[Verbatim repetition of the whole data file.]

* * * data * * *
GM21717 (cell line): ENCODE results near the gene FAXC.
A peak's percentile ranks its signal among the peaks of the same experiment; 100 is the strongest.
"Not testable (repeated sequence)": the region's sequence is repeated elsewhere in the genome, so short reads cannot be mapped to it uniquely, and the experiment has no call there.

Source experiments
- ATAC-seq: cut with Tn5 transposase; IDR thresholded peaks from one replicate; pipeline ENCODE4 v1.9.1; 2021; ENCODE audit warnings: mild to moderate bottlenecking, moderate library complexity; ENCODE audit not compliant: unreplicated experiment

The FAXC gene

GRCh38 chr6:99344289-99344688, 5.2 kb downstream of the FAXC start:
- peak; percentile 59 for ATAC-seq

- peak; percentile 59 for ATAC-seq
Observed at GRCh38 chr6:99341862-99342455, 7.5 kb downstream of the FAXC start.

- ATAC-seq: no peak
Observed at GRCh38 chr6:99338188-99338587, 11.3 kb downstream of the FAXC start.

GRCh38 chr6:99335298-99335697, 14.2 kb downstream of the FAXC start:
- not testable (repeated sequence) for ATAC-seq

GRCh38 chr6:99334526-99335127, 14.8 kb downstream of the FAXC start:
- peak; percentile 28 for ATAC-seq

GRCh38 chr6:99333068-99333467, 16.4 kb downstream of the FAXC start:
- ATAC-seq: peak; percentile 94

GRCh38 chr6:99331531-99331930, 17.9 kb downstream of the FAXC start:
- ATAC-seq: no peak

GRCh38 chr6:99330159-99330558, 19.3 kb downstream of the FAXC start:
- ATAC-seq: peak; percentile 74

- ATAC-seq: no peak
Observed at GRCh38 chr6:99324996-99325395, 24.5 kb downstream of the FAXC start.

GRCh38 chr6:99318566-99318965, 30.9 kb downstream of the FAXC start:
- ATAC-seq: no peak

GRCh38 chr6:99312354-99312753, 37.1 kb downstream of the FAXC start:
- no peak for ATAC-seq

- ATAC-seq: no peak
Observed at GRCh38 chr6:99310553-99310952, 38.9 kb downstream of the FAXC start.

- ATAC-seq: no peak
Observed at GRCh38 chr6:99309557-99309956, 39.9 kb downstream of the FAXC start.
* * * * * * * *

GM21717 (cell line): ENCODE results near the gene FAXC.
A peak's percentile ranks its signal among the peaks of the same experiment; 100 is the strongest.
"Not testable (repeated sequence)": the region's sequence is repeated elsewhere in the genome, so short reads cannot be mapped to it uniquely, and the experiment has no call there.

Source experiments
- ATAC-seq: cut with Tn5 transposase; IDR thresholded peaks from one replicate; pipeline ENCODE4 v1.9.1; 2021; ENCODE audit warnings: mild to moderate bottlenecking, moderate library complexity; ENCODE audit not compliant: unreplicated experiment

The FAXC gene

GRCh38 chr6:99344289-99344688, 5.2 kb downstream of the FAXC start:
- peak; percentile 59 for ATAC-seq

- peak; percentile 59 for ATAC-seq
Observed at GRCh38 chr6:99341862-99342455, 7.5 kb downstream of the FAXC start.

- ATAC-seq: no peak
Observed at GRCh38 chr6:99338188-99338587, 11.3 kb downstream of the FAXC start.

GRCh38 chr6:99335298-99335697, 14.2 kb downstream of the FAXC start:
- not testable (repeated sequence) for ATAC-seq

GRCh38 chr6:99334526-99335127, 14.8 kb downstream of the FAXC start:
- peak; percentile 28 for ATAC-seq

GRCh38 chr6:99333068-99333467, 16.4 kb downstream of the FAXC start:
- ATAC-seq: peak; percentile 94

GRCh38 chr6:99331531-99331930, 17.9 kb downstream of the FAXC start:
- ATAC-seq: no peak

GRCh38 chr6:99330159-99330558, 19.3 kb downstream of the FAXC start:
- ATAC-seq: peak; percentile 74

- ATAC-seq: no peak
Observed at GRCh38 chr6:99324996-99325395, 24.5 kb downstream of the FAXC start.

GRCh38 chr6:99318566-99318965, 30.9 kb downstream of the FAXC start:
- ATAC-seq: no peak

GRCh38 chr6:99312354-99312753, 37.1 kb downstream of the FAXC start:
- no peak for ATAC-seq

- ATAC-seq: no peak
Observed at GRCh38 chr6:99310553-99310952, 38.9 kb downstream of the FAXC start.

- ATAC-seq: no peak
Observed at GRCh38 chr6:99309557-99309956, 39.9 kb downstream of the FAXC start.